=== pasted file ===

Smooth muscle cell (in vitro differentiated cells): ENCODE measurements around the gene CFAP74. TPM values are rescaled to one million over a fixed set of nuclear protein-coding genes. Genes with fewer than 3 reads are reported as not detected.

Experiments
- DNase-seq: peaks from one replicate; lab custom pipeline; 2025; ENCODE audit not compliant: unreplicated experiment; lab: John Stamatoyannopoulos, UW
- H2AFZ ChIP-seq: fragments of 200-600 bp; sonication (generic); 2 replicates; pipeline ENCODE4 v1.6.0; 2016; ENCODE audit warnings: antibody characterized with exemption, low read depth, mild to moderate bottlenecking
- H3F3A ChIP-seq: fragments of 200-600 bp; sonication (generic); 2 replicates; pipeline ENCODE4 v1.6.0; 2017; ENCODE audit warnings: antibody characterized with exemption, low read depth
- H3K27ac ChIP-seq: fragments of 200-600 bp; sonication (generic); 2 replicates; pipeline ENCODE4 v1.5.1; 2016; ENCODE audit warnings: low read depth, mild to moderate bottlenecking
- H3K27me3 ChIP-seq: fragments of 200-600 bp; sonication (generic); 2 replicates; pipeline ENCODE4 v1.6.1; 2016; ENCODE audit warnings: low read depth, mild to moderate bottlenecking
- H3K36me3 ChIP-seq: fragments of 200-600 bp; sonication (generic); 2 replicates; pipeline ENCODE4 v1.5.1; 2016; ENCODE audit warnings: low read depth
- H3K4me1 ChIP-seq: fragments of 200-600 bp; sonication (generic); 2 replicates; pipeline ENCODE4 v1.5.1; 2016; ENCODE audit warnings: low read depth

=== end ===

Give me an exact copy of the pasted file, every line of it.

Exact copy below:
Smooth muscle cell (in vitro differentiated cells): ENCODE measurements around the gene CFAP74. TPM values are rescaled to one million over a fixed set of nuclear protein-coding genes. Genes with fewer than 3 reads are reported as not detected.

Experiments
- DNase-seq: peaks from one replicate; lab custom pipeline; 2025; ENCODE audit not compliant: unreplicated experiment; lab: John Stamatoyannopoulos, UW
- H2AFZ ChIP-seq: fragments of 200-600 bp; sonication (generic); 2 replicates; pipeline ENCODE4 v1.6.0; 2016; ENCODE audit warnings: antibody characterized with exemption, low read depth, mild to moderate bottlenecking
- H3F3A ChIP-seq: fragments of 200-600 bp; sonication (generic); 2 replicates; pipeline ENCODE4 v1.6.0; 2017; ENCODE audit warnings: antibody characterized with exemption, low read depth
- H3K27ac ChIP-seq: fragments of 200-600 bp; sonication (generic); 2 replicates; pipeline ENCODE4 v1.5.1; 2016; ENCODE audit warnings: low read depth, mild to moderate bottlenecking
- H3K27me3 ChIP-seq: fragments of 200-600 bp; sonication (generic); 2 replicates; pipeline ENCODE4 v1.6.1; 2016; ENCODE audit warnings: low read depth, mild to moderate bottlenecking
- H3K36me3 ChIP-seq: fragments of 200-600 bp; sonication (generic); 2 replicates; pipeline ENCODE4 v1.5.1; 2016; ENCODE audit warnings: low read depth
- H3K4me1 ChIP-seq: fragments of 200-600 bp; sonication (generic); 2 replicates; pipeline ENCODE4 v1.5.1; 2016; ENCODE audit warnings: low read depth